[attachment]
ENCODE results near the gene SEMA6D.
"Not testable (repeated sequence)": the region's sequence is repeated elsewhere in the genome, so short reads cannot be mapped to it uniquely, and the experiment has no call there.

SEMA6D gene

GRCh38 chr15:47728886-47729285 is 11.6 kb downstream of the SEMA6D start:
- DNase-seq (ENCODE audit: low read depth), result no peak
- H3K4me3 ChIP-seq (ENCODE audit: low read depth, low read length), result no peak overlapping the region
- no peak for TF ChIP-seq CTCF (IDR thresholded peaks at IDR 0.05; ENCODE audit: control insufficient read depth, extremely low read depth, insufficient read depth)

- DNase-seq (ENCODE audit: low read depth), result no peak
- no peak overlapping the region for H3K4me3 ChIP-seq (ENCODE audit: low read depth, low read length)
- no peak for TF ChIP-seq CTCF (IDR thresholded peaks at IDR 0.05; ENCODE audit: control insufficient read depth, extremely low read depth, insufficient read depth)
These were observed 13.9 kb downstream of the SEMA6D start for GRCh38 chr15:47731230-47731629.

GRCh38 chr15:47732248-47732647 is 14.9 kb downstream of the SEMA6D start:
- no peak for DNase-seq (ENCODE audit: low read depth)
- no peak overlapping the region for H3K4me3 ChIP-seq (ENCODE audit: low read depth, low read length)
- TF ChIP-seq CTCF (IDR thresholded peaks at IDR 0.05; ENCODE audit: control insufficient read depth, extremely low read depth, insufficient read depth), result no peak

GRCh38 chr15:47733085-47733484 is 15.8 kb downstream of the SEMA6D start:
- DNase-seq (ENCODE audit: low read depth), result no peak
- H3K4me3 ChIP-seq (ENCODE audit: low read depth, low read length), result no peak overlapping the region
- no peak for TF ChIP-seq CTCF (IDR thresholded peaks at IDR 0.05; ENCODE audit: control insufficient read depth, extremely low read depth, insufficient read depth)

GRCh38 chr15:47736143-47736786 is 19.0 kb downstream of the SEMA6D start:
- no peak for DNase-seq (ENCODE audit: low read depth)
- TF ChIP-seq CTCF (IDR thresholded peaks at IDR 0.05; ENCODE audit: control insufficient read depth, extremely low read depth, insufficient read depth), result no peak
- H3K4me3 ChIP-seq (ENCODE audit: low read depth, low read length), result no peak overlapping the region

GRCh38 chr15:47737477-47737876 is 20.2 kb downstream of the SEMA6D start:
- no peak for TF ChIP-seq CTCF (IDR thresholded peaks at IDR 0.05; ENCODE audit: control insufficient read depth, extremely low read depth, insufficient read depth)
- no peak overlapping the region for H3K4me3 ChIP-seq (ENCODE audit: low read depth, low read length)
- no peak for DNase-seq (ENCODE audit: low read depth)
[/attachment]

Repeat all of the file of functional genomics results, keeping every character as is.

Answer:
ENCODE results near the gene SEMA6D.
"Not testable (repeated sequence)": the region's sequence is repeated elsewhere in the genome, so short reads cannot be mapped to it uniquely, and the experiment has no call there.

SEMA6D gene

GRCh38 chr15:47728886-47729285 is 11.6 kb downstream of the SEMA6D start:
- DNase-seq (ENCODE audit: low read depth), result no peak
- H3K4me3 ChIP-seq (ENCODE audit: low read depth, low read length), result no peak overlapping the region
- no peak for TF ChIP-seq CTCF (IDR thresholded peaks at IDR 0.05; ENCODE audit: control insufficient read depth, extremely low read depth, insufficient read depth)

- DNase-seq (ENCODE audit: low read depth), result no peak
- no peak overlapping the region for H3K4me3 ChIP-seq (ENCODE audit: low read depth, low read length)
- no peak for TF ChIP-seq CTCF (IDR thresholded peaks at IDR 0.05; ENCODE audit: control insufficient read depth, extremely low read depth, insufficient read depth)
These were observed 13.9 kb downstream of the SEMA6D start for GRCh38 chr15:47731230-47731629.

GRCh38 chr15:47732248-47732647 is 14.9 kb downstream of the SEMA6D start:
- no peak for DNase-seq (ENCODE audit: low read depth)
- no peak overlapping the region for H3K4me3 ChIP-seq (ENCODE audit: low read depth, low read length)
- TF ChIP-seq CTCF (IDR thresholded peaks at IDR 0.05; ENCODE audit: control insufficient read depth, extremely low read depth, insufficient read depth), result no peak

GRCh38 chr15:47733085-47733484 is 15.8 kb downstream of the SEMA6D start:
- DNase-seq (ENCODE audit: low read depth), result no peak
- H3K4me3 ChIP-seq (ENCODE audit: low read depth, low read length), result no peak overlapping the region
- no peak for TF ChIP-seq CTCF (IDR thresholded peaks at IDR 0.05; ENCODE audit: control insufficient read depth, extremely low read depth, insufficient read depth)

GRCh38 chr15:47736143-47736786 is 19.0 kb downstream of the SEMA6D start:
- no peak for DNase-seq (ENCODE audit: low read depth)
- TF ChIP-seq CTCF (IDR thresholded peaks at IDR 0.05; ENCODE audit: control insufficient read depth, extremely low read depth, insufficient read depth), result no peak
- H3K4me3 ChIP-seq (ENCODE audit: low read depth, low read length), result no peak overlapping the region

GRCh38 chr15:47737477-47737876 is 20.2 kb downstream of the SEMA6D start:
- no peak for TF ChIP-seq CTCF (IDR thresholded peaks at IDR 0.05; ENCODE audit: control insufficient read depth, extremely low read depth, insufficient read depth)
- no peak overlapping the region for H3K4me3 ChIP-seq (ENCODE audit: low read depth, low read length)
- no peak for DNase-seq (ENCODE audit: low read depth)